View the document13.2 Materials required
close this folder13 3 Recovery of water-damaged materials
View the document13.3.1 Handling wet materials
View the document13.3.2 Cleaning and washing
View the document13.3.3. Wrapping and packing
View the document13.4. Freezing
close this folder13.5. Air drying
View the document13.5.1. Picking a work area
View the document13.5.2 Drying documents
View the document13.5.3 Drying books
View the document13.6 Pressing
View the document13.7 Prevention of mold infection
View the document14. What freeze-drying will not do
close this folder15. Cooperative approach to the use of freeze-dry chambers
View the document15.1 General considerations
View the document15.2 Regional cooperation
View the document15.3 Cooperation with public institutions
View the document15.4 Commercial cooperation
close this folder16. An open forum on freeze-drying
close this folder16.1 Questions and answers
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View the document16.1.1 In simple terms, what is the difference between freeze-drying and plain vacuum-drying?
View the document16.1.2 Is freeze-drying expensive?
View the document16.1.3 What about the cost of vacuum-drying?
View the document16.1.4 Can wet (non-frozen) materials be freeze-dried, and conversely, can frozen materials be vacuum-dried?
View the document16.1.5 Which is the better system, freeze-drying or vacuum-drying?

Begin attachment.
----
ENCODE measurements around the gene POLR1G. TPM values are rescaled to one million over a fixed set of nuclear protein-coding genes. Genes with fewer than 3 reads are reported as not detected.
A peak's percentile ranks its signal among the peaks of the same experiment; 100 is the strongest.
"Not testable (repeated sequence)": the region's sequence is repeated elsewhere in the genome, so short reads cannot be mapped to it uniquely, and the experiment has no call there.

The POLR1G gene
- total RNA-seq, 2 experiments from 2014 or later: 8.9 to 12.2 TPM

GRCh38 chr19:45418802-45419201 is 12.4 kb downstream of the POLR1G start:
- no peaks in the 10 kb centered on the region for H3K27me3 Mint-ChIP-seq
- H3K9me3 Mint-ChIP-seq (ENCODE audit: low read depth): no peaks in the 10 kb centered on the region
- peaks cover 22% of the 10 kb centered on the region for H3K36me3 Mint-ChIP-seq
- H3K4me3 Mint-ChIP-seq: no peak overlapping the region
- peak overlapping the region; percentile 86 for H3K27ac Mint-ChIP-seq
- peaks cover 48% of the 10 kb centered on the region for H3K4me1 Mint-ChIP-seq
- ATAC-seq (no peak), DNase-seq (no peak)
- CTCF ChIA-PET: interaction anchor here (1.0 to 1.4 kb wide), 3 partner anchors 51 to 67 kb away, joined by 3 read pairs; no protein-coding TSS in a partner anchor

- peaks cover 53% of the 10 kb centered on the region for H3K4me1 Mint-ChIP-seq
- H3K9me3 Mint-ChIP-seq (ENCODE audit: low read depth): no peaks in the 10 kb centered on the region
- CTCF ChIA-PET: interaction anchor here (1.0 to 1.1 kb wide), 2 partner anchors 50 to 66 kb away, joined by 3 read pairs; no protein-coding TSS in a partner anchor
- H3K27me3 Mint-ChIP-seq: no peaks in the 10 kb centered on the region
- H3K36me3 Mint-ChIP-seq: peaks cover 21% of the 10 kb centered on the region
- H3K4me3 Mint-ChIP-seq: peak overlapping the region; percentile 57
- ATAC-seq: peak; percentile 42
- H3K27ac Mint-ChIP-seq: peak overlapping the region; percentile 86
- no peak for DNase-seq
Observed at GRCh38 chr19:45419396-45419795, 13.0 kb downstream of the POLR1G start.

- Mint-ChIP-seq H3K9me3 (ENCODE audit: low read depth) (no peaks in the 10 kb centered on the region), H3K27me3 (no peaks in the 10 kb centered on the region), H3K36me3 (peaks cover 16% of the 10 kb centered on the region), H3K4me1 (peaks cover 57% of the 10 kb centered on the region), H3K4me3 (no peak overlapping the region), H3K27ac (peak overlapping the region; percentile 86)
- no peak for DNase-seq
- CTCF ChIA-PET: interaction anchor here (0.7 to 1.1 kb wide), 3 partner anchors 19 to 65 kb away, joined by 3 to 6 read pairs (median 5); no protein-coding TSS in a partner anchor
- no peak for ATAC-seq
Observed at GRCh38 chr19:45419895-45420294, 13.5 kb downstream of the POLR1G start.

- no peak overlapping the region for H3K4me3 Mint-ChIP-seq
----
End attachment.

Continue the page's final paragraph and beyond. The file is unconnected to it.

View the document16.1.6 Shouldn't time be taken to sort or weed out wet materials prior to wrapping and crating for freezing?
View the document16.1.7 Shouldn't wet materials be cleaned of soilage prior to freezing?
View the document16.1.8 What is the best way to wrap wet materials for freezing?
View the document16.1.9 At what temperature should water-damaged materials be frozen and stored?
View the document16.1.10 Vet books and documents undoubtedly swell and expend with freezing. doesn't that cause damage?
View the document16.1.11 Do you deed a special chamber for-freeze-drying books and documents?
View the document16.1.12 Bow do you know when the materials in a chamber are dry?
View the document16.1.13 Is there a risk of overdrying and, as a consequence, run the risk of damage to the materials?
View the document16.1.14 Can parchment and leather be freeze-dried?
View the document16.1.15 In the freeze-drying process, heat is sometimes applied to the frozen materials. first of all, why is it done and doesn't the heat harm the materials?
View the document16.1.16 Once the materials come out of the freeze-drying chamber can they go straight back to their shelves?
View the document16.1.17 Would it not be less costly to replace water-damaged materials than freeze-dry?
View the document16.1.18 It is generally knows that freeze-drying will not destroy mold spores, but what about insects?
View the document16.1.19 How do you go about freezing insects?
View the document16.1.20 Why weren't the infested books fumigated?
View the document16.1.21 What should you do ii mold is widespread before the wet materials can be frozen?
View the document16.1.22 Can mold-infected materials be fumigated in the same chamber where freeze-drying takes place?
View the document16.1.23 It freeze-drying seems to destroy the visible growth caused by mold spores, why is it 80 necessary to sterilize and fog with a buffers? Why not put the dry materials in proper storage?
View the document16.1.24 Some institutions hare photographic materials in their holdings. can they be frozen and freeze-dried?
close this folder17. A final word: disaster preparedness planning
View the document17.1 Why prepare for a disaster?
View the document17.2 What a disaster preparedness plan contains
View the document17.3 Prevention: central to disaster preparedness
View the document18. References